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Whatever one thinks about the Supreme Court's landmark Roe v. Wade decision of 1973, there can be little doubt of its judicial aggressiveness. At the time, the abortion issue, although hardly unsung, had been debated fully in only a few state legislatures. By grabbing the case, locating a previously unspecified right to abortion in the Constitution and telling the states to respect that right, the Justices effectively defined the issue and pre-empted a legislative solution. The result: the court was stuck particularizing its position for the next 20 years.

The last set of jurists one would expect to emulate that bravura act is the current, cautious Rehnquist panel. Yet last fall, with apparent gusto, it took on an explosive moral and ethical issue that energizes many of the same parties as abortion--and which has yet to be completely hashed out by elected officials. This Wednesday the court will hear arguments on two right-to-die cases, Vacco v. Quill and Washington v. Glucksberg. If they wish to, the Justices can take the opportunity, as suggested by assisted-suicide proponent Timothy Quill, to "establish landmarks" for tackling the controversy. Or, perhaps more prudently, they will find a way to fudge it.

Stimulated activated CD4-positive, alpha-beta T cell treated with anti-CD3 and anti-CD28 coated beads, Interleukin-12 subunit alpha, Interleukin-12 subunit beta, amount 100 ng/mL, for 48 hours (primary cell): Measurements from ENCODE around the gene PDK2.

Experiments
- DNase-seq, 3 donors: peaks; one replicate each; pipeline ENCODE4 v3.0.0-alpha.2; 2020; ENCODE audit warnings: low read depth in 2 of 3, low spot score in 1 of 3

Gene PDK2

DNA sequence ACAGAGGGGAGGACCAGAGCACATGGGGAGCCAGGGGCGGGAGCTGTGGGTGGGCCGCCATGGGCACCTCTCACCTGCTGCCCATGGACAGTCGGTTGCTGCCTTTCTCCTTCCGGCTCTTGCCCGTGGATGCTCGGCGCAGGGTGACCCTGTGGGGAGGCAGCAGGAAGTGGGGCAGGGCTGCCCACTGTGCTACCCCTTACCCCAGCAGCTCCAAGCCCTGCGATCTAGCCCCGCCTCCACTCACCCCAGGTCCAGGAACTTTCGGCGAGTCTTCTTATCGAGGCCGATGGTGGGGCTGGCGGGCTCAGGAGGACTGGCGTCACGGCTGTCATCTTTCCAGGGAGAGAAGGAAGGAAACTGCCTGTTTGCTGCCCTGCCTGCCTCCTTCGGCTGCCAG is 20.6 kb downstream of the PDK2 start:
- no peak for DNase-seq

The issue--whether doctors, forsaking the Hippocratic oath, should be allowed to prescribe lethal doses of medication or actively help mortally ill patients end their lives--has been moving toward center stage at least since 1990, when the court, in Cruzan v. Missouri Department of Health, established a patient's right to be taken off life support. In 1991, Quill, a New York physician, wrote in a medical journal about assisting a suicide. Meanwhile, retired Michigan pathologist Jack Kevorkian began a string of assisted or supervised deaths that now stands at 46. Three times Michigan authorities charged Kevorkian with murder, and thrice juries cleared him. Oregon voters seemed of similar mind when, in 1994, they passed a referendum allowing assisted suicide, and a nationwide Gallup poll in April showed that a 75% majority favored allowing doctors to end the lives of the terminally ill. Yet several other states have batted down Oregon-like initiatives.

The high court will deliver its opinion on a pair of federal appeals-court decisions supporting the practice. Last spring Ninth Circuit Judge Stephen Reinhardt wrote a fire-breathing opinion to overturn Washington's assisted-suicide ban on behalf of three plaintiffs who had already died naturally. Choosing a dignified death, Reinhardt asserted, was a constitutional right under the 14th Amendment's due-process protection of personal liberties and the principle of privacy defined in the court's abortion rulings: "A competent, terminally ill adult" should not be forced to endure "a childlike state of helplessness, diapered, sedated, incompetent."

A month later, a panel of the Second Circuit Court of Appeals voided a similar New York law, although less emphatically. The Second Circuit found no "cognizable" right to die in the Constitution, but ruled the current state of affairs unfair under the Equal Protection clause. If someone on life support can have a doctor kill him or her (by pulling a plug), the court reasoned, why deny the service to a terminally ill patient not attached to a machine? The high court will review the two cases together.

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